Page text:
No, your first draft isn’t shit

Bernie Anés PazWritingLeave a Comment

Something I’ve seen going around in communities such as /r/writing and /r/fantasywriters is a belief that your first draft is supposed to be utterly terrible and irredeemable. Ernest Hemingway literally said the same thing, actually, and it’s a sentiment echoed by a lot of writers, famous or otherwise.

It’s an interesting way of looking at things because these same people generally consider revision a natural step towards good writing. Even people who don’t like revision hopefully give their work at least a quick read over, or do the iterative mental work as they write rather than with consecutive drafts.

In the academic corner of language arts, specifically in teaching others to write, revision is just seen as part of well, writing. Honestly, this makes a lot of sense to me and always has. I very often struggle to understand why others felt they had to “force” themselves through a draft and then do “the real work.”

A first draft is probably the most important stage of your work, whether or not it’s also the worst form of it. It’s the very bones of your writing. The ideas are down, the direction is set, the actual effort needed to produce something spent. It’s a huge step. A ton of people never actually finish a novel. On top of that, at the end of it all, you have a complete story and a broader picture of that story.

When I talk to people about the writing process, I often like to compare it to drawing. I told this to a friend of mine who’s an artist, and after speaking about it a bit she admitted that a writer’s first draft seemed exactly like sketching for an artist.

The usefulness of sketching does vary from artist to artist, just as drafting varies for writers. Sometimes the sketch is just a mess of lines good only for composition, to see where everything goes, the angle of the piece, the spacing. Other artists basically draw the final piece of art then and there and just have to clean it up a little before moving on.

Either way, many of them still work in “layers.” This is mostly a digital art thing, but technically traditional art is often made in layers too; it’s just not as useful a concept since you can’t go back.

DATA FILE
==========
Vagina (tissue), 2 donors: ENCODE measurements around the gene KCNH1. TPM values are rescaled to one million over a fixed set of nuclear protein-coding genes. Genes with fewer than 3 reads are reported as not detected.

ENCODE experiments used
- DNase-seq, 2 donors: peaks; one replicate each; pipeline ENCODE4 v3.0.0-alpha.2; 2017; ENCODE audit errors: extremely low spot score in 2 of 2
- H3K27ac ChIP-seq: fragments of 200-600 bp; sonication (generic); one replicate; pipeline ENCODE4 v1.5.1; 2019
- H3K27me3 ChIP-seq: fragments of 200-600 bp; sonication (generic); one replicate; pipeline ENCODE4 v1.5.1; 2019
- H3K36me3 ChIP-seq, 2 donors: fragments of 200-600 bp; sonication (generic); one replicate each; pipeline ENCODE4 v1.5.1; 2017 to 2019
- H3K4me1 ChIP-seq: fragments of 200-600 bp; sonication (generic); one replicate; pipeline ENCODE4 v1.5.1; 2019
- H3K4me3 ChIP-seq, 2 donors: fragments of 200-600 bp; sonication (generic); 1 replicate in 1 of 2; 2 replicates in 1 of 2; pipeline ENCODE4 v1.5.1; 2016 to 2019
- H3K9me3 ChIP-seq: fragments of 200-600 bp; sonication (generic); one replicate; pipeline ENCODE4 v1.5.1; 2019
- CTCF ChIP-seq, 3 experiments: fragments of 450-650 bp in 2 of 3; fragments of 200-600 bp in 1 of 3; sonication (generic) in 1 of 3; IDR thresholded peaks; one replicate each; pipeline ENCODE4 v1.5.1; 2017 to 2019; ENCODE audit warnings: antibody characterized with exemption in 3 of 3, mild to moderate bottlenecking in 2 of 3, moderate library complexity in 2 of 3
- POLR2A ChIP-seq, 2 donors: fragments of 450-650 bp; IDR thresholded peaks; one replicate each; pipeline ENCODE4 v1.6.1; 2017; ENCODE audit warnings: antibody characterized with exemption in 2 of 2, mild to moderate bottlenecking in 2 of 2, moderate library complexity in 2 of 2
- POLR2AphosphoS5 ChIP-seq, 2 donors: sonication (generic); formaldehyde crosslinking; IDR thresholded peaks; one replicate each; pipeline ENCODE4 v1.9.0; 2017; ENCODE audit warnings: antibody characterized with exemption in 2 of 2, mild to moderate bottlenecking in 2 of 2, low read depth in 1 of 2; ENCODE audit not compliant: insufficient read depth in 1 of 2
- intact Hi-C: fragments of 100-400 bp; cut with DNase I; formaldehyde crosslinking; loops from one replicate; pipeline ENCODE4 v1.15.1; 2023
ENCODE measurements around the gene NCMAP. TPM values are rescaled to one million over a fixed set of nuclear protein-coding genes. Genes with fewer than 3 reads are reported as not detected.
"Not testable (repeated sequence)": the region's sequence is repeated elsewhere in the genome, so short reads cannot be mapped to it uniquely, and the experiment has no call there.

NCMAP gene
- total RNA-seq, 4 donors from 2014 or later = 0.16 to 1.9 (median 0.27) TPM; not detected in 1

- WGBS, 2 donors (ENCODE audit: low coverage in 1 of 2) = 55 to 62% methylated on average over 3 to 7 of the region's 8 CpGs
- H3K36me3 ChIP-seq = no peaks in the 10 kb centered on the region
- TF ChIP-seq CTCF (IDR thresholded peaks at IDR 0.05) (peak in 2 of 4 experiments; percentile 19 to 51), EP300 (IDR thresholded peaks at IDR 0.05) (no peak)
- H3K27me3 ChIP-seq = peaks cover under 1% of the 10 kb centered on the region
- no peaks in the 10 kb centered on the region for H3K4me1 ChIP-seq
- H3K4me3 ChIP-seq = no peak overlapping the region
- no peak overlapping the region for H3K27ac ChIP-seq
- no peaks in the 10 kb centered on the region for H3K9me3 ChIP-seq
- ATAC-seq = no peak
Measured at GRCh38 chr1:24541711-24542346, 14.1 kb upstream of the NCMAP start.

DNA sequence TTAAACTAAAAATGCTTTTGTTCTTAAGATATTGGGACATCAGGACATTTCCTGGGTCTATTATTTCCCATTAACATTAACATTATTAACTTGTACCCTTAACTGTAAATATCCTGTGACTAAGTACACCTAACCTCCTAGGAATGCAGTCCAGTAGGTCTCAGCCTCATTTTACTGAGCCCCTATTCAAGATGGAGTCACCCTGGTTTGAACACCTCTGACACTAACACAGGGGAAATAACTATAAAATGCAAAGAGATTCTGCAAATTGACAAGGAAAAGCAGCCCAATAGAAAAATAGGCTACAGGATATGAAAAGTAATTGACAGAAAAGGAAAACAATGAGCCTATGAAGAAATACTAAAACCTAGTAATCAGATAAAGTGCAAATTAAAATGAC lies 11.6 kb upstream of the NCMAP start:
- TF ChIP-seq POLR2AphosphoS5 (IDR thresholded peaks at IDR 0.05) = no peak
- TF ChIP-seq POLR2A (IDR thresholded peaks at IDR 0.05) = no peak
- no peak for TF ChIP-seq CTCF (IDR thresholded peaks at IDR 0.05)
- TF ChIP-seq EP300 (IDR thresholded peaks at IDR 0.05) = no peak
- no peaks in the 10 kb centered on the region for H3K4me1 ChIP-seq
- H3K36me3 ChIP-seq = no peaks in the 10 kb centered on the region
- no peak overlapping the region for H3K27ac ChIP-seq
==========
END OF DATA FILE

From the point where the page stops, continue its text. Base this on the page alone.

What this means is that digital artists can create see-through layers in their program of choice that they can draw individually on, but the layers are all perfectly aligned and look like one image.

Why would you want to do this? For iterative control. This also varies from artist to artist, but it’s like keeping each draft you write and using the previous one a guide. Some artists use their messy sketch to do much cleaner linework while others use it to begin adding details. Many use a separate layer for shading and coloring too.

This allows an artist to swap between each “layer” easily, meaning they can go back to the layer of just linework and deal only with that. It’s like being able to swap between the layers of a body, going from the details like hair or tone, down to muscle, down deeper to blood vessels and organs, and all the way down to the bone at will. Just because you drew the skin on doesn’t prevent you from going down and tweaking the bones a bit.

For us writers, this “layer” process is basically what a first draft is. It allows us to “sketch” everything; the characters, the narrative, the beats, the pacing. This is why a lot of people suggest against revision until you’re done (or at least have a solid outline), as you have a much stronger big picture perspective when you’re “finished.”

Either way, the first draft is essentially the bones and the first stage of something coming alive. It’s a very important step. Once there, we can go ahead and do all the cleaning up, tweaking, and additions or removals that we need without losing sight of that big picture. Maybe you’re such an amazing writer and hardcore outliner that you don’t need to do much work, but either way, you’ll be able to sit back, squint, and agree (or disagree) with that assessment.

So yes, your first draft might not be the best form of your work, but it’s not even its final form. It’s also definitely the most important draft because without it there literally can’t be any other, better drafts.

It’s not shit. This is a painfully negative perspective for new writers. Writing is already hard enough and the publishing industry, self or trad, can be cruel and heartless. No one wants to be told they first need to write garbage and get it over with; they should instead be taught that a first draft is but a stage, one of many, and that it can be improved despite their current self-loathing.

Sure, maybe the following drafts won’t be publishable or all that great either, but those get better with time and practice too. It still boggles my mind that so many people fail to see writing as a learnable skill. You have to work at it, and every time you write something you’ll get a little bit better. That’s half the reason why drafting works; you’re generally a better writer at the end of a project than you were at the start of it.

So keep writing; learn to see the first draft as a landmark towards the goal and not a panel of judges standing before the guillotine, waiting to see if your work is even salvageable because of course it’s shit.

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